Mediating between human driver and automation: state-of-the art and knowledge gaps

Deliverable D1.1 of the H2020 project MEDIATOR
Christoph, M.; Cleij, D.; Ahlström, C.; Bakker, B.; Beggiato, M.; Borowsky, A.; ... Nes, C.N. van

The MEDIATOR project and the Mediator system

The MEDIATOR project is working towards a system that mediates, in real time, between the automated functions of a vehicle and the driver/operator ensuring that the one that is most fit for the task at hand is in control. The Mediator system aims to reduce the risks related to the transition towards full automation, a phase that still relies on the human driver for taking over when the automation does not yet function at a sufficiently reliable level or in a limited number of situations.

The aim of the project is to develop a Mediator prototype for SAE levels 2 - 4 and have them tested in a number of relevant traffic scenarios. Each of these levels of automation provide different requirements to the system. Whereas SAE level 2 automation requires drivers to be ‘in-the-loop’ all the time, the higher SAE levels allows them to be ‘out-the-loop’ for shorter or longer periods of time.

In order to decide whether it is safer to have the driver or the automated system in control, the Mediator system must be able to assess the fitness of the driver and the fitness of the automation, as well as the requirements of the driving context. This not only includes an assessment of the situation right now, but also a prediction of the situation in the next few seconds up to minutes. Based on the assessment and prediction, the system has to apply the correct logic to decide if a transfer of control from vehicle to driver or vice versa is needed, whether such a transfer would require specific actions to improve the fitness of the driver or of the automation, while also taking account of driving comfort and driver preferences. In case of a transfer of control it has to be ensured that the human machine interface (HMI) conveys a message (the Mediator action) that is trustworthy and transparent for the driver in order to guarantee acceptance of the system and prevent unintended negative effects such as mode confusion and overreliance.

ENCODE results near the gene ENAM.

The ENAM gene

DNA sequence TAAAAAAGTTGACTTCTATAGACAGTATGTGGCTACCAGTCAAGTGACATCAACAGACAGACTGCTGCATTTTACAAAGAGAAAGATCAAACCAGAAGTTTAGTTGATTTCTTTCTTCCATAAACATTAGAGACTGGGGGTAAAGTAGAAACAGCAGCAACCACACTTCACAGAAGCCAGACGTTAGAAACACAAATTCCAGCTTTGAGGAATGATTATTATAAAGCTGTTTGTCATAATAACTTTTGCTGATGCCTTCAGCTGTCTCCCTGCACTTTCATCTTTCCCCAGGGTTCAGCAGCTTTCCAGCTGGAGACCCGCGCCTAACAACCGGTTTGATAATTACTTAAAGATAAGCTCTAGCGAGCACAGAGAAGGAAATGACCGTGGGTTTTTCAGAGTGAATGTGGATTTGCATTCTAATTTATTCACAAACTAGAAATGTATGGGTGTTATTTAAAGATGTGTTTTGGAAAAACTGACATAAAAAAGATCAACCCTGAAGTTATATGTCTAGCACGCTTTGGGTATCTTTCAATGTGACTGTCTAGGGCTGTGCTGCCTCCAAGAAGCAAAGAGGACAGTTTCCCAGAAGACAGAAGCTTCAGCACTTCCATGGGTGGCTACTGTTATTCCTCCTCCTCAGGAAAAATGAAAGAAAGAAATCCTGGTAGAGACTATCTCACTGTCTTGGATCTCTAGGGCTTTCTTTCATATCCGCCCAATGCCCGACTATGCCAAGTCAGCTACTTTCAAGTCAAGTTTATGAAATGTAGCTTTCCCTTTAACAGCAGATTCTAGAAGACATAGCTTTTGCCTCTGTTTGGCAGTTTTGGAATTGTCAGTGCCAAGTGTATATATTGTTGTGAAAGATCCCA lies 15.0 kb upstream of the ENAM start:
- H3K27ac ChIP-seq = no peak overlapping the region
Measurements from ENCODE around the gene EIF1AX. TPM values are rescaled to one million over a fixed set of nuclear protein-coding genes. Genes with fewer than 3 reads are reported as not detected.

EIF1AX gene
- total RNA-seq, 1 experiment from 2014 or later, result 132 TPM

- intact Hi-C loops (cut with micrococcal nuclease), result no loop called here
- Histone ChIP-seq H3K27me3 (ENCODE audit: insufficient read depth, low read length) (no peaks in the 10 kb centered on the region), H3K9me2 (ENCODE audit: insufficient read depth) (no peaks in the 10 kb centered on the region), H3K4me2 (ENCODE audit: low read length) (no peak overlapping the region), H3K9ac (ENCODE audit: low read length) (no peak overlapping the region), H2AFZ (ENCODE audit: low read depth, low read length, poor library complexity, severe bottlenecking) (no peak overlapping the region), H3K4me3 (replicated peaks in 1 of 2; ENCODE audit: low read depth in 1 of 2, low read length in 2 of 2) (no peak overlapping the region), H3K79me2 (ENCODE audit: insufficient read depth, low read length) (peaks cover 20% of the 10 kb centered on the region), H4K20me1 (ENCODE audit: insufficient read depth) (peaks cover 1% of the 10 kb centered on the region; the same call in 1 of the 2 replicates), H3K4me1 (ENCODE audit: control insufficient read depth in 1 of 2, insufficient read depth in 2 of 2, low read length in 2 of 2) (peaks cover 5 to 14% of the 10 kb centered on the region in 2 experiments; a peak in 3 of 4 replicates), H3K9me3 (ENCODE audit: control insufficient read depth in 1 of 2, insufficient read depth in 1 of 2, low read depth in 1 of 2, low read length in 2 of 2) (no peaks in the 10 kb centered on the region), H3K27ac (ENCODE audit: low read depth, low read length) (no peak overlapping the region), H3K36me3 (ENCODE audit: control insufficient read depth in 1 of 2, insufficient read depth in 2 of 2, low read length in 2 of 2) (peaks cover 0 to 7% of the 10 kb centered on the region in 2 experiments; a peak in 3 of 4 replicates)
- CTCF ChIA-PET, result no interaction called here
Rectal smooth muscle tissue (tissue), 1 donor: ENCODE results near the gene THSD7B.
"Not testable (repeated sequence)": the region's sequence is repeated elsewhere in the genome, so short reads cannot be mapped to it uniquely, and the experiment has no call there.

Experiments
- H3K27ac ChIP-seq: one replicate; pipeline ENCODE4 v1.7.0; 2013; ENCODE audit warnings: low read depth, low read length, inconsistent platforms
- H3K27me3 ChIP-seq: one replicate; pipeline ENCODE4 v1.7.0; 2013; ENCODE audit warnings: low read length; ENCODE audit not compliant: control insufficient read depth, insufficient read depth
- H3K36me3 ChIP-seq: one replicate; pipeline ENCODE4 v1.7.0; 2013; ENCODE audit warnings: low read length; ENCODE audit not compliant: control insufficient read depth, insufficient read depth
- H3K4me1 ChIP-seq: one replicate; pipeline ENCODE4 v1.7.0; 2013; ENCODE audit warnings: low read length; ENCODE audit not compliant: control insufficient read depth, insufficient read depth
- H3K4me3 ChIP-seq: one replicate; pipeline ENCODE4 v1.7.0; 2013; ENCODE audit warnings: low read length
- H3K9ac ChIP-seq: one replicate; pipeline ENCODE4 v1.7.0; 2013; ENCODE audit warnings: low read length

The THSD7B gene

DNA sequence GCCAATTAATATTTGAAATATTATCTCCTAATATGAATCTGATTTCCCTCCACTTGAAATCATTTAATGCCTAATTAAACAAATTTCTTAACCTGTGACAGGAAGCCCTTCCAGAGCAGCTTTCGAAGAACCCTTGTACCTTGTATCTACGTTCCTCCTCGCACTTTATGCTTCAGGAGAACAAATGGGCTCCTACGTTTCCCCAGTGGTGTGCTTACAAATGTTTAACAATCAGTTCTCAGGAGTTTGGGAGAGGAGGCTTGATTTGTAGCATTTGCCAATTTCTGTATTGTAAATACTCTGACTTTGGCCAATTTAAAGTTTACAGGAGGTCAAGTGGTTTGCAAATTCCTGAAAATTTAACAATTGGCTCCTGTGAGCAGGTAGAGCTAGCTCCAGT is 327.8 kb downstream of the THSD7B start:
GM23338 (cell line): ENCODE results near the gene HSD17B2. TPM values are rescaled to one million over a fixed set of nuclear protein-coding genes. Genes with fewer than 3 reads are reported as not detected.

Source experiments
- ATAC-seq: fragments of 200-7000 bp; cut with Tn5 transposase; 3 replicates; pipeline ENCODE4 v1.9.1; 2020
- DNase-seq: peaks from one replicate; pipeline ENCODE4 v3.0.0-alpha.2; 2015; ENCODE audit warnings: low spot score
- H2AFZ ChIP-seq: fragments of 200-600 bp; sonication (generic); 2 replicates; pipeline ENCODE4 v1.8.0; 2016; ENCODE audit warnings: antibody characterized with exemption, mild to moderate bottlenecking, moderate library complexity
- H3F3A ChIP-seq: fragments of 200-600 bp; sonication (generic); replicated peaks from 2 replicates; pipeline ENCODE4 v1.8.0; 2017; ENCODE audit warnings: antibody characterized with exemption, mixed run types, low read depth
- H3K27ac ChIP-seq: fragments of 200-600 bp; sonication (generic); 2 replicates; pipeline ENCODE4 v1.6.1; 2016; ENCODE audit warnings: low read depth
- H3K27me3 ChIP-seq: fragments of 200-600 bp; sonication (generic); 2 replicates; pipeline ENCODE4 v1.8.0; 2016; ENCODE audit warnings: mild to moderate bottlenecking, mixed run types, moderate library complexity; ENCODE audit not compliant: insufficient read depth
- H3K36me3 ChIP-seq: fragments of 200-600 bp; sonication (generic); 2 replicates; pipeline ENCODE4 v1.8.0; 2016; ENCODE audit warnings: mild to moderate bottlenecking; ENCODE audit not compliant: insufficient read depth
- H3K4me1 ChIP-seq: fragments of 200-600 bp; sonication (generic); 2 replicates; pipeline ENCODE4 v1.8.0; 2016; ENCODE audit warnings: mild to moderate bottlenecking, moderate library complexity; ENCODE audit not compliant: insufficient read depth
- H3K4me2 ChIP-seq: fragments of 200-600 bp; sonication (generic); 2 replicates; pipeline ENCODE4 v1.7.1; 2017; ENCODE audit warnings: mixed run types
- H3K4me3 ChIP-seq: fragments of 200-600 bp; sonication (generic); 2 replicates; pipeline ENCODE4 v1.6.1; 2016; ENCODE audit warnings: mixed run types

Aims and scope of this deliverable

The current report is the first Deliverable of the project. It aims to define what we need to know to assess the fitness of the human driver and the automation, what we already know based on the available literature, and what are the research gaps that need to be bridged in order to develop the Mediator system. Information and approaches of existing Mediator-like systems in road and in other transport domains were also considered. In a more or less iterative process the review of needed and available knowledge helped to further elaborate a set of feasible functional requirements for three use cases. The results form the basis for the concrete design and work plan for the technical development of the various components of the Mediator system and their interaction. The results also form the basis for the definition of a series of targeted experiments to fill the most prominent research gaps in the area of human fitness, automation fitness, and HMI, in order to make the best possible decision for a transfer of control, and define the best means of communication to the driver.